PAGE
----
Much of the book is taken from recollections by people and published stories of the day. These can cause confusion as different versions emerge. However the amount of research Kieran must have gone through is phenomenal. For each event is painstakingly researched and detailed. We are reminded of more facts like the first election in 1921 after our war of independence was done using the voting register for 1918, had it been updated would there have been any difference in the outcome? We can never know.

And what of the IRA soldiers who fought in what was to become Northern Ireland? After the partition of the country “being left short of train fare could serve as a suitable metaphor for the provisional governments treatment of the entire Northern IRA throughout the period following the signing of the treaty…the Belfast brigade..had finally stumbled to a wretched halt”

A feature of this book is how it takes the facts and makes them a stark reality. Consider this, a new state has been set up. The island is partitioned to different and at times violent opinions. The previous force for law and order was disbanded and a new one created for the partitioned part. This didn’t reach all areas and some people who were only recently fighting for a different cause alongside some of the new force they vehemently oppose. is tragedy highly likely or inevitable. We look back generally with an overarching view, Glennon recollects the stories

The civil war petered put and elections in 1923 showed that the majority of those who voted were pro treaty and therefore ready to accept the country as was then, for the short term at least. A tense peace followed.

The climax of the book tells of tom Glennon and how he left his history behind, barely speaking of his soldier days. We also get some analysis of IRA activities up north and the repercussions of these. But ultimately this is a tale of the grandad of a St Pats fan and his journey of knowledge gathering is described to great effect in the epilogue. Fascinating


Leave a comment

Filed under books

Label Of The Week – Southern Lord

Label Of The week

Southern Lord

Southern Lord is an interesting label. Since its first release in 1998 Thorr’s Hammer Dommedagsnatt ithas been inflicting powerful noise on peoples ears, including many re-issues from punk / trash bands like the offenders, Poison Idea or Battallion Of Saints.

It doesn’t stop there, pretty much the whole roster has some beginning in noise, like Pelican’s instrumental power or Sunn O))) heavy heavy beats.

The label was formed in 1997 by Greg Anderson in Los Angeles, CA. Initially it was founded to release albums by Andersons’ personal projects (Thorrs’ Hammer, Burning Witch, Goatsnake, sunn O))) ) but developed into a force far mightier than originally envisioned! Over the last 17 years Southern Lord has worked with artists such as: Dave Grohl (PROBOT project) Wino (St. Vitus, The Obsessed, The Hidden Hand), Sleep, Earth, Wolves In the Throne Room, Today Is The Day and Pelican.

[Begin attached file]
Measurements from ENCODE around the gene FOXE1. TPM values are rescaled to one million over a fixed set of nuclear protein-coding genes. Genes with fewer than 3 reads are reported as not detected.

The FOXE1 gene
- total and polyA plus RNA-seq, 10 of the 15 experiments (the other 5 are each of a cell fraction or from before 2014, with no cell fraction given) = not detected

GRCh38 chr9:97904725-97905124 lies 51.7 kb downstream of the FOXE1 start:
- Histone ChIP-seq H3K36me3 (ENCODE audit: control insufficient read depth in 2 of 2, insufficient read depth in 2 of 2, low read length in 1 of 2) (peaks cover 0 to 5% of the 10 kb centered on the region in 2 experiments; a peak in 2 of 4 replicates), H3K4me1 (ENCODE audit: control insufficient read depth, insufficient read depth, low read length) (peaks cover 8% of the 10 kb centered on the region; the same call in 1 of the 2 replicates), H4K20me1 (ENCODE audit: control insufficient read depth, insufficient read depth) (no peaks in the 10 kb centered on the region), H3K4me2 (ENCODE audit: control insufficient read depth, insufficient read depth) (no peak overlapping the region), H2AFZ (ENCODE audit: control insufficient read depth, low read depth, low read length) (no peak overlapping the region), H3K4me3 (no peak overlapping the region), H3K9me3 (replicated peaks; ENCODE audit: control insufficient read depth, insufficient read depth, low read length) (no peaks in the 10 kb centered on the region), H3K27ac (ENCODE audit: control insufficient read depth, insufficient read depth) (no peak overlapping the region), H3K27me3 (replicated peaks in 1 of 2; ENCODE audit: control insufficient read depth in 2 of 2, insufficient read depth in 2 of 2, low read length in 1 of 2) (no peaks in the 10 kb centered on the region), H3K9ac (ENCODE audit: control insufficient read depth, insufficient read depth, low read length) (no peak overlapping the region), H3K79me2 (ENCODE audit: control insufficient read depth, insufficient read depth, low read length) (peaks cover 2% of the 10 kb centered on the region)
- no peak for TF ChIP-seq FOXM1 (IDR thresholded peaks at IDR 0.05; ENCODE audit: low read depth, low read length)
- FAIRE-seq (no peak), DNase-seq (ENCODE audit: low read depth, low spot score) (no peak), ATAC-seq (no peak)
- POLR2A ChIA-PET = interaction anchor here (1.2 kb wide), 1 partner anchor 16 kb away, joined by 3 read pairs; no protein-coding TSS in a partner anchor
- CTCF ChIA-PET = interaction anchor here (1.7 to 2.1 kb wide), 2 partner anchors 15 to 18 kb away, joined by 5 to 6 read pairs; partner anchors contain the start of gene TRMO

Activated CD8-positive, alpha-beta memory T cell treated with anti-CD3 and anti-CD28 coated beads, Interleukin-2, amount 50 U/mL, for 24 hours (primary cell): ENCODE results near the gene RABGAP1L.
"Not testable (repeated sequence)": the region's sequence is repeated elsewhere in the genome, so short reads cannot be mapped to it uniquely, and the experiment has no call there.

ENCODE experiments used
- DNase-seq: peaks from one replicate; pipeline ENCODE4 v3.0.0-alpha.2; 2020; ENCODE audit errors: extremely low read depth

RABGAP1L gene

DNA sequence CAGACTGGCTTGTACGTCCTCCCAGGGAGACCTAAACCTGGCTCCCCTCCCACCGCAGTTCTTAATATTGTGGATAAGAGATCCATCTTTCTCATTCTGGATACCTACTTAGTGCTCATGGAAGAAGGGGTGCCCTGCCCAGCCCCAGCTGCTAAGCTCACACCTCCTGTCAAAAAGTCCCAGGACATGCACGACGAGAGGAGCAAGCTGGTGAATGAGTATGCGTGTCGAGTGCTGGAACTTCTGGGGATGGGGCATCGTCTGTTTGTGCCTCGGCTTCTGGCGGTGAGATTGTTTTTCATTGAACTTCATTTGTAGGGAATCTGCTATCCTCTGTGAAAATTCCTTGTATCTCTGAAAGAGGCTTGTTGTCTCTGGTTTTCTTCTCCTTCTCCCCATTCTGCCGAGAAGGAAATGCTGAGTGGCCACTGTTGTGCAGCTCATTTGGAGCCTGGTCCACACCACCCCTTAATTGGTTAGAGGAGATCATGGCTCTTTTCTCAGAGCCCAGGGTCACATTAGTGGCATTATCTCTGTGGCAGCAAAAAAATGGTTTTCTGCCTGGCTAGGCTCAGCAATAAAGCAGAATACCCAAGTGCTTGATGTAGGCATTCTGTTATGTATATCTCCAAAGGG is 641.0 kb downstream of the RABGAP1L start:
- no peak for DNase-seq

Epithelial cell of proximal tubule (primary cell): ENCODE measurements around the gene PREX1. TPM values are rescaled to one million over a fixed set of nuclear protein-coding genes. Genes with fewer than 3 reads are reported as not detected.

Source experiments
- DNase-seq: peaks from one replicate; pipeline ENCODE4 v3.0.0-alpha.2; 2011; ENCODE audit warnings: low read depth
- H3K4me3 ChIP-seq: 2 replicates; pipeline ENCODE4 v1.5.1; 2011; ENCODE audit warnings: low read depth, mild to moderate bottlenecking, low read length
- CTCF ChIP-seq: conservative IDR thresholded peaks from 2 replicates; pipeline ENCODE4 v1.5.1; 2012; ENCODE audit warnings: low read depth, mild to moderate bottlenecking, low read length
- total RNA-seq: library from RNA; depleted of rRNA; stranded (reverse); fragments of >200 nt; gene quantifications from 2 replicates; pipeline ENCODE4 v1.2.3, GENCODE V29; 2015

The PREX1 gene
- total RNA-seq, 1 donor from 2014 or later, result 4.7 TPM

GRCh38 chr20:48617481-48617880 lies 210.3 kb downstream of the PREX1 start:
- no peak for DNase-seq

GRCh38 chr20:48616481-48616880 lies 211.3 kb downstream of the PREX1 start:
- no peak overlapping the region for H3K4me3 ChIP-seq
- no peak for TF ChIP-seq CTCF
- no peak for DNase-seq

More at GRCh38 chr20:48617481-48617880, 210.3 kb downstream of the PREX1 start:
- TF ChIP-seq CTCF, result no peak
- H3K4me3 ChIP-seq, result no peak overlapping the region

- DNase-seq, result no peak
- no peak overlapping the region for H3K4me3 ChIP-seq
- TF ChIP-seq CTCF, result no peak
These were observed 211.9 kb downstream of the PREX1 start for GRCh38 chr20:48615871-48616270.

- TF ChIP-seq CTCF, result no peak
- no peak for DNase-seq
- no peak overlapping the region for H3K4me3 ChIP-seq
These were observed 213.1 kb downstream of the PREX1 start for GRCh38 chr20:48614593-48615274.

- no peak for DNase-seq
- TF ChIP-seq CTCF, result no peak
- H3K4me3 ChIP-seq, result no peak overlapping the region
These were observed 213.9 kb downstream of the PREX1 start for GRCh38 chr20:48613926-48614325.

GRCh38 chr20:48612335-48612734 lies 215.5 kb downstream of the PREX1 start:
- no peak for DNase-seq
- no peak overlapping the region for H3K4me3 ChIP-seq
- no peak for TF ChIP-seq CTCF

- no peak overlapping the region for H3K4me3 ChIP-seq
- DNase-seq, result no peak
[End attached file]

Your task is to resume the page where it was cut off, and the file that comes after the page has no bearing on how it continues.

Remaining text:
The label continues to release albums by artists/family close to Anderson (sunn O))), Goatsnake, Brotherhood). As Andersen himself said “I’m extremely grateful that people have connected with what Southern Lord puts out. The main reason I do this label is to turn people onto music… it’s like tape trading, from back in the day, magnified one hundred times and turned into a career. I know it sounds cliché, but everyday I wake up and I can’t believe my job is turning people onto music. I think what the label does works because it’s about going with our gut and not putting out records to be rich and famous. If we wanted to do that we’d have to put out a lot of albums we don’t care about.”

The latest addition to the label are Like Rats

Several members of Like Rats also hold rank in Chicago-based powerviolence/grindcore faction, Weekend Nachos, yet with this alter-ego, the focus of the beatdown is much more heavily influenced by death metal, with generous helpings of caveman swing, and with a catastrophic end result one may imagine by crossing the old-school slaughter of Incantation, Celtic Frost and Obituary over with the modern devastation of the likes of Nails, Black Breath and Dead In The Dirt.

Like Rats upcoming full-length, II, delivers eight new tunes, with thirty-three minutes of pure savagery. Recorded by Andy Nelson (Dead In the Dirt, Harms Way), the Weekend Nachos crew has spawned an entirely different beast with Like Rats, and the damaging proof lies in the band’s Southern Lord debut. II will see release on LP, all digital platforms, and marks the band’s compact disc debut. The CD version will also compile every filthy note the band has ever recorded, including their previously vinyl-only releases and the new II album, with twenty-two tracks in total.


Leave a comment

Filed under hope